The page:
Songs of Herself

By Reviewed by Valerie Sayers
Sunday, September 28, 2008


By Maya Angelou

Random House. 166 pp. $25

Maya Angelou published her blockbuster memoir, I Know Why the Caged Bird Sings, in 1969, when she was in her early 40s and I was a 17-year-old white Southerner trying my luck in New York City. Catching her on late night television, I fell utterly under her spell. I loved her delighted laugh, the studied cadences of her rich voice, her graciousness -- especially to white interviewers who couldn't get enough of her stories about growing up black in the Jim Crow South. In that time before everybody and his uncle wrote memoirs, I felt I must read her story. She was willing to speak plainly about race and to describe how she was raped as an 8-year-old. If that violation left her mute for several years, she vindicated her silence by trying her luck as a performer and then a writer, and it appeared she could hold rapt any audience she chose to entertain.

Nearly 40 years, six (six!) autobiographies, a dozen collections of poetry, a sprinkling of essays, children's books and a cookbook later, Angelou -- who turned 80 this spring -- has written another book, this one an odd little hodgepodge of sound advice, vivid memory and strong opinion. Despite the slimness of the volume and the randomness of its offerings, I still find myself charmed by her plain talk.

I am, after all, her intended audience. Though she is the mother of one son, to whom she gave birth when she was just 16, Angelou has dedicated these musings to her "thousands of daughters . . . Black and White, Jewish and Muslim, Asian, Spanish-speaking, Native American and Aleut . . . pretty and plain, gay and straight, educated and unlettered." Angelou's phenomenal publishing success brought her pop culture fame but also an endowed professorship at Wake Forest University and an invitation to write and perform an instantly famous poem on the occasion of President Bill Clinton's first inauguration. Aiming straight for that intersection of the "educated and unlettered," she is still as much performer as poet or memoirist, and she is not terribly interested in the distinctions between high and low art. She is a Magnificent Public Personality, and if a few jabs about commercialism have been thrown her way since Hallmark launched the Maya Angelou line of greeting cards in 2002, I doubt they have bruised her. She continues to explore new angles of her own exuberant story, insists on civic engagement and reminds all her readers of the rich traditions of African American letters.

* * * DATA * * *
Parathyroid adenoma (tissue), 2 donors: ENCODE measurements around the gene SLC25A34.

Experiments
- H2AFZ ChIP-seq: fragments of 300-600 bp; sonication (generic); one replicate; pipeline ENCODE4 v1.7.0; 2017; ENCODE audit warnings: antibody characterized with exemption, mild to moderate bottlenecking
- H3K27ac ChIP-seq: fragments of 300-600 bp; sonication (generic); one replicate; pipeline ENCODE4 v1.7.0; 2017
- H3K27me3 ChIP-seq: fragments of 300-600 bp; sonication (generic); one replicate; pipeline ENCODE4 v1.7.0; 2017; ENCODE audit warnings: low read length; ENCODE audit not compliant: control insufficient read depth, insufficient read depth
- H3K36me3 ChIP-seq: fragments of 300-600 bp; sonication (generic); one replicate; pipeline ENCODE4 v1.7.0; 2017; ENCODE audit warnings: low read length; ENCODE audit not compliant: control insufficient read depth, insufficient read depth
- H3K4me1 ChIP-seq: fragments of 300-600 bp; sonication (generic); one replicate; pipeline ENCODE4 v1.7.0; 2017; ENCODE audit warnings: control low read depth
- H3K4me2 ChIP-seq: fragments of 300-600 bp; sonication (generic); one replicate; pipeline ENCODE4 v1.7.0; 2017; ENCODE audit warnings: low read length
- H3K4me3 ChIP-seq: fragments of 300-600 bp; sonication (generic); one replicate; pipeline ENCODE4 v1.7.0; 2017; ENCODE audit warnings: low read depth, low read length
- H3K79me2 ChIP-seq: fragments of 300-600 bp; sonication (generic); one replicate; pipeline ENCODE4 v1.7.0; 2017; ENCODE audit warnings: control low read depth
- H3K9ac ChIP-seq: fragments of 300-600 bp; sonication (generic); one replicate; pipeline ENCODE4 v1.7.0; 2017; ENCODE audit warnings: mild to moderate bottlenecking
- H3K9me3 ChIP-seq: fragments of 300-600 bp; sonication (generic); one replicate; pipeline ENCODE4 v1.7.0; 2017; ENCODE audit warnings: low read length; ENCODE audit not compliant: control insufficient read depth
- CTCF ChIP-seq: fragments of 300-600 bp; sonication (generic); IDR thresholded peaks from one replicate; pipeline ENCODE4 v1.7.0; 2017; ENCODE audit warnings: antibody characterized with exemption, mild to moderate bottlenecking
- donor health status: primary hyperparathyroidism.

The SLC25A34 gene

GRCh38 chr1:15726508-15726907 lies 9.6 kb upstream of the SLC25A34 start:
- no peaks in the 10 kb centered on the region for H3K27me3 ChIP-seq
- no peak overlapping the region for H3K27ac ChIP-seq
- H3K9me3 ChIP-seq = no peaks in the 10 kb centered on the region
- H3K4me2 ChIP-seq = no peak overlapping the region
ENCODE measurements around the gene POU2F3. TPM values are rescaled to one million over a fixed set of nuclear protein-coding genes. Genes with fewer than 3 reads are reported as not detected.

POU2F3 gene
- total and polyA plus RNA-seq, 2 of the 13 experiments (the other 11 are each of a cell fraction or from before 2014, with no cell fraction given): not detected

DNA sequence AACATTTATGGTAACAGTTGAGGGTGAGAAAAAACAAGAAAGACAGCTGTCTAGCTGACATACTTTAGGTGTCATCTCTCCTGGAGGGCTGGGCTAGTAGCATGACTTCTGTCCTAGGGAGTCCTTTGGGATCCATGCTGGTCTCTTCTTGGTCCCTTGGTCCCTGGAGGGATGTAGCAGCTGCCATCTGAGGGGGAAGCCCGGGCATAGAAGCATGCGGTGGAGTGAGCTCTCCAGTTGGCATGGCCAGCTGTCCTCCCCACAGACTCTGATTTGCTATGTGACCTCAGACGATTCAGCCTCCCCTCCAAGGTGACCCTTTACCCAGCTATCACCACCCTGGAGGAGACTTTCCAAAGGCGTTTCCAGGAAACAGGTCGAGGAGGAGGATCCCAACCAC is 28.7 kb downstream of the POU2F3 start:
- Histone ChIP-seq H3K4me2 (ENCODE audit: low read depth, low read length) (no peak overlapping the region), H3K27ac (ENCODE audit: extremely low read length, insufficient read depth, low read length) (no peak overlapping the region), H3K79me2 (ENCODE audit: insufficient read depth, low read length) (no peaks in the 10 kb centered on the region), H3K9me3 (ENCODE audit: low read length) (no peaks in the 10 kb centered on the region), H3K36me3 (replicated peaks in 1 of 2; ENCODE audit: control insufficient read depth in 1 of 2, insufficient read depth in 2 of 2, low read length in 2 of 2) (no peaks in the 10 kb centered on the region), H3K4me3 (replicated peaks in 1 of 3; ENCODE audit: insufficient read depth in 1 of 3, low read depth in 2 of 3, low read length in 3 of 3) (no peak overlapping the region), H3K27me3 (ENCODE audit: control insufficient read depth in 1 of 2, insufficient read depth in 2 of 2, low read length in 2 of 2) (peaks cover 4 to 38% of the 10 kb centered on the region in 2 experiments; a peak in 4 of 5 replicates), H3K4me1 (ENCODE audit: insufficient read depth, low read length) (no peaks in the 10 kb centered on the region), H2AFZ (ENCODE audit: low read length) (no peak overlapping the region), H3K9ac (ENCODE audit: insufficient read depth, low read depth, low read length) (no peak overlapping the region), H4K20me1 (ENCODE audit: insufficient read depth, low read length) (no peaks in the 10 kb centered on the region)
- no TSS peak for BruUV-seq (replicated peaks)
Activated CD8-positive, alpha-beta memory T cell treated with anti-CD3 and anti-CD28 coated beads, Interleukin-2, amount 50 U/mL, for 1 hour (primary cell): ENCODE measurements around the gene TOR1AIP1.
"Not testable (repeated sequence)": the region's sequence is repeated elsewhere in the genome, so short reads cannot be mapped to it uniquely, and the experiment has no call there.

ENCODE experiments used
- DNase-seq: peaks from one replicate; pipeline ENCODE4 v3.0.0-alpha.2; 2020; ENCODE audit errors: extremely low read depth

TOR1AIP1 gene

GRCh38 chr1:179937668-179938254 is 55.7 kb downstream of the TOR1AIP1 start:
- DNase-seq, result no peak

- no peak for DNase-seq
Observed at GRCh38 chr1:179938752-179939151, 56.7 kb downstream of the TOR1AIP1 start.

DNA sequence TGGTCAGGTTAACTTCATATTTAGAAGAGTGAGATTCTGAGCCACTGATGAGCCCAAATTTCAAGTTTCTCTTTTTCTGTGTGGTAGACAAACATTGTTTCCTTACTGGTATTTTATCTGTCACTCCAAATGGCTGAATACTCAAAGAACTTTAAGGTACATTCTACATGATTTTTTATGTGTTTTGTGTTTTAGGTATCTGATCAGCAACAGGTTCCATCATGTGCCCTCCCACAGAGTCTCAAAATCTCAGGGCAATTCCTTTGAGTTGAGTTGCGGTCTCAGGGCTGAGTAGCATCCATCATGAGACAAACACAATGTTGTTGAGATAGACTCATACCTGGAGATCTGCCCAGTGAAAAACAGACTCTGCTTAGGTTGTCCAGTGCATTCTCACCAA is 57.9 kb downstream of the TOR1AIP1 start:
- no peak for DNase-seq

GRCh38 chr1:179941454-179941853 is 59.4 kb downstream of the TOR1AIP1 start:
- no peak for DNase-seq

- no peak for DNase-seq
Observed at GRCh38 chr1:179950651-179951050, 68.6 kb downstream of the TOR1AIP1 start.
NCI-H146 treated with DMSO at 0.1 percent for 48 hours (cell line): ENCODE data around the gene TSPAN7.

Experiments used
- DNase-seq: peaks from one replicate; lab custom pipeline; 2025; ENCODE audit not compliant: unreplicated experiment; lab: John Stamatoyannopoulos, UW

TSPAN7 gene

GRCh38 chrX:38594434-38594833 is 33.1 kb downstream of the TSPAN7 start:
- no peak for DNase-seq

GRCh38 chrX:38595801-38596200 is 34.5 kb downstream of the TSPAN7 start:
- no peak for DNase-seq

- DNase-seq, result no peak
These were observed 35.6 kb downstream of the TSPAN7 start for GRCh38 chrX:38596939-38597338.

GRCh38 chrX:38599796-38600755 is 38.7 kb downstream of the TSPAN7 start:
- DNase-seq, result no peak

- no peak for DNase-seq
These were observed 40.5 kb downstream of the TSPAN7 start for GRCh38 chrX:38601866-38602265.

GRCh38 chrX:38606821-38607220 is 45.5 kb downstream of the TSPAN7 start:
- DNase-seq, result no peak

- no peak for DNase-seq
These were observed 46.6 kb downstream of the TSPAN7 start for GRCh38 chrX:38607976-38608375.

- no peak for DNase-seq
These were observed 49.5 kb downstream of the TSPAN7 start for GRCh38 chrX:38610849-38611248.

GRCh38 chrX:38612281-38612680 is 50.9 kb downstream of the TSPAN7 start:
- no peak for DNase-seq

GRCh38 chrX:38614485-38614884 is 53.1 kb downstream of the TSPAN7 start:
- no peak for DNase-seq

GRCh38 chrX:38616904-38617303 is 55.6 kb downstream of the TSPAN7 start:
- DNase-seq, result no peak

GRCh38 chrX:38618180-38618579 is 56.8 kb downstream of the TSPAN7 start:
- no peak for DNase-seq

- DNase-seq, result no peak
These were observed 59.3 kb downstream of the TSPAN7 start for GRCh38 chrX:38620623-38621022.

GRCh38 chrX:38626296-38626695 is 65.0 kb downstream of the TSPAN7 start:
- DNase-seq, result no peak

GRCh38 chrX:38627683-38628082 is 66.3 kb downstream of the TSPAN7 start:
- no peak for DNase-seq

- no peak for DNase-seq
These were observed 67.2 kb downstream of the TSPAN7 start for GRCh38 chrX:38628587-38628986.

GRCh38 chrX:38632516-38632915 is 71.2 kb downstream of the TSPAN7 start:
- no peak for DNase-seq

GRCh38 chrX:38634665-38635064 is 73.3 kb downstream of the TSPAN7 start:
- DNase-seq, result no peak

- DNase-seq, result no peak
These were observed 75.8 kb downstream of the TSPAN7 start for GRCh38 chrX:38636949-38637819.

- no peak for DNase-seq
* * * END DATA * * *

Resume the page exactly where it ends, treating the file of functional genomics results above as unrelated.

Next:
Angelou's poetry and prose are similar. Both rely on that direct voice of hers, which alternates steady rhythms with playful syncopated surprise (among her many occupations, she is a songwriter). She has a gift for memorable similes and metaphors: That caged bird certainly caught a nation's attention. In Letter to My Daughter she invokes "our real selves, the children inside . . . still innocent and shy as magnolias" and pays homage to generations of black workers who migrated north only to be "spit out by the system like so many undigestible watermelon seeds."

But it is, more than anything, her sense of self that carries her language; the little girl shamed into silence nonetheless "had a devoted family led by a fearless, doting, and glorious grandmother" and a mother who urged her to smile and to face childbirth with comic punch lines. "So," she says, "I became proud of myself."

With a show of supreme confidence (like many great ladies of the stage and the page, she admits to fierce doubts), Angelou holds court with little essays of three and four pages. Some recycle stories familiar from her autobiographies; some bear witness to our country's history of dreadful racial oppression; some recall famous souls: Fannie Lou Hamer, James Baldwin, Celia Cruz and Coretta Scott King come to brief, impressionistic life in these pages. Angelou's generous thoughts on grieving and giving birth alternate with brief sermons on vulgarity and truth telling, and even those disinclined to listen to a preacher may sit down and listen to what Maya Angelou has to say. But the best sections of this collection are those in which she pays homage to the poets who jump-started her imagination, among them Sterling A. Brown, Melvin B. Tolson, Mari Evans and especially Langston Hughes, who is quoted to strong effect.

Most of Angelou's reflections are sensible and consoling, though occasionally a smart point -- that, for example, rape is not simply about power -- is insufficiently developed. It's not clear why an editor hasn't arranged these pieces a little more judiciously. The beautiful little essay on Coretta Scott King, for example, is wedged between two sermonettes, on self-defense and condolences, instead of finding a home with the other biographical sketches.

What is clear is that Angelou is, all these years later, still a charmer, still speaking her mind. She is clear about what she won't tolerate but full of affirmations and generous to those who have buoyed her. She ends the collection with her own gospel song to her grandmother: "You said to call on your name/And I am calling/I'm stepping out on your word."

As always, it is a kick to follow her journey. ยท

Valerie Sayers, professor of English at the University of Notre Dame, writes novels, stories and essays.

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